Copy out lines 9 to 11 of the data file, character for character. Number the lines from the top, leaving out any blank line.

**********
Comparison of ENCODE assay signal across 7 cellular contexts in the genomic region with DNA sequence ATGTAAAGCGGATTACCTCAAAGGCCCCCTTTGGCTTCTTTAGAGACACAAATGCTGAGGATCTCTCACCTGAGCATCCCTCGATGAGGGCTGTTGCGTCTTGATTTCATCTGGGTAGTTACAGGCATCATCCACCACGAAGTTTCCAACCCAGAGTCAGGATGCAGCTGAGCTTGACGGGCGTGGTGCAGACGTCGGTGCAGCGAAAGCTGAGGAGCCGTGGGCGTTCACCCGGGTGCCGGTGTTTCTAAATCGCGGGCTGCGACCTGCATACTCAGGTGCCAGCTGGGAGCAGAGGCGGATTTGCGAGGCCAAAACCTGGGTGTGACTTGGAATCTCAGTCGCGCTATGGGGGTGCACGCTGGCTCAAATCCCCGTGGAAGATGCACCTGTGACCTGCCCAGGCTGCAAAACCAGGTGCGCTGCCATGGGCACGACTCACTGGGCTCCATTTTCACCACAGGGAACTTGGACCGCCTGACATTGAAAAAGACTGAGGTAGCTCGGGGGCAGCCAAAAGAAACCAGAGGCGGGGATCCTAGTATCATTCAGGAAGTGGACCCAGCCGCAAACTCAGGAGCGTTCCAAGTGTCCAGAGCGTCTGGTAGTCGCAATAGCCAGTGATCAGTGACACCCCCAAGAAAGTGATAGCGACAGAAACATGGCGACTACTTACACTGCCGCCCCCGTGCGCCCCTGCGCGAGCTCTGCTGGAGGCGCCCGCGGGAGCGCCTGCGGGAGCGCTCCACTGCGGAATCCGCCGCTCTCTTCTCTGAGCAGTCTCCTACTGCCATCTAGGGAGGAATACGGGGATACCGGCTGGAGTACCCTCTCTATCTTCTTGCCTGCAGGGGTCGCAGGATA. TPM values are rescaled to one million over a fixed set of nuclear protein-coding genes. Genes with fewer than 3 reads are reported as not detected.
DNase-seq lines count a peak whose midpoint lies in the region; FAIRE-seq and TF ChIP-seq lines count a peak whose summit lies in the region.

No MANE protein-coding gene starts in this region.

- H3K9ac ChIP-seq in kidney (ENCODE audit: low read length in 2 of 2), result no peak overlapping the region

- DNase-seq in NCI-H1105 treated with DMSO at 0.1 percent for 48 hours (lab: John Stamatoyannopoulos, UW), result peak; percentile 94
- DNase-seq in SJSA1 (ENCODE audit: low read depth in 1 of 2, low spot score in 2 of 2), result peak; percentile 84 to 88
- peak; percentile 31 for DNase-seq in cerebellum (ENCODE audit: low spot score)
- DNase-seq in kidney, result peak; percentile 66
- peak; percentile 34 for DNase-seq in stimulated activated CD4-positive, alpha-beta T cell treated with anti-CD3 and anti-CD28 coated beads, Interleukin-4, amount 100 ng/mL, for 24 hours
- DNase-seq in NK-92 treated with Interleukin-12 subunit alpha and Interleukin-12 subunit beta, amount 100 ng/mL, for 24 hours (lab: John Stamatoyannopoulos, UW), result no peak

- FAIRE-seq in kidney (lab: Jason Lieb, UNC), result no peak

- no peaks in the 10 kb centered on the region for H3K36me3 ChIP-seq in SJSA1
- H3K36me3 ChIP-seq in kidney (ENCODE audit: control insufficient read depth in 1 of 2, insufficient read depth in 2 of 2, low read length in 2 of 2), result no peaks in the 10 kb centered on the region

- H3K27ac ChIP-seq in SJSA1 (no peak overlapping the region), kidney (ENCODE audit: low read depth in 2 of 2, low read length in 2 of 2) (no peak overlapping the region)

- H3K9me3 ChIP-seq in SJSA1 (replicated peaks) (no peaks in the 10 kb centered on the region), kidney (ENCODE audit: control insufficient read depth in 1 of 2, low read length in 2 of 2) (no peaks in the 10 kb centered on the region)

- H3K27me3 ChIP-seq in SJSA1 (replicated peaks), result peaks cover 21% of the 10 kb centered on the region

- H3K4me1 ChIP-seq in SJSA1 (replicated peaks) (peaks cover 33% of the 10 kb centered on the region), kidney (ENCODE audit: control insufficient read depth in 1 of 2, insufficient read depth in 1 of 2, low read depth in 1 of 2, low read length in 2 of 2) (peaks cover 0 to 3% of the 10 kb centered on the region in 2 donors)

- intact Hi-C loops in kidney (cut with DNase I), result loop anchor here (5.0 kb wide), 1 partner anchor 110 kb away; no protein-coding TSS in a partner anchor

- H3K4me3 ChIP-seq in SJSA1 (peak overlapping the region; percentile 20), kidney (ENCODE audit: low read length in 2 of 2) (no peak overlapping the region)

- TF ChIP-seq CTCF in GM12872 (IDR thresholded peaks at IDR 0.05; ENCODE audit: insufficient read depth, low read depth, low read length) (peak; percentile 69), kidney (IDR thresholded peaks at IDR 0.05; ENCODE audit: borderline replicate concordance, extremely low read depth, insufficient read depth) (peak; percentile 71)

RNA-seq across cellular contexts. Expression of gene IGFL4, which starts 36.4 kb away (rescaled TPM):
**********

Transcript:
- peak; percentile 34 for DNase-seq in stimulated activated CD4-positive, alpha-beta T cell treated with anti-CD3 and anti-CD28 coated beads, Interleukin-4, amount 100 ng/mL, for 24 hours
- DNase-seq in NK-92 treated with Interleukin-12 subunit alpha and Interleukin-12 subunit beta, amount 100 ng/mL, for 24 hours (lab: John Stamatoyannopoulos, UW), result no peak

- FAIRE-seq in kidney (lab: Jason Lieb, UNC), result no peak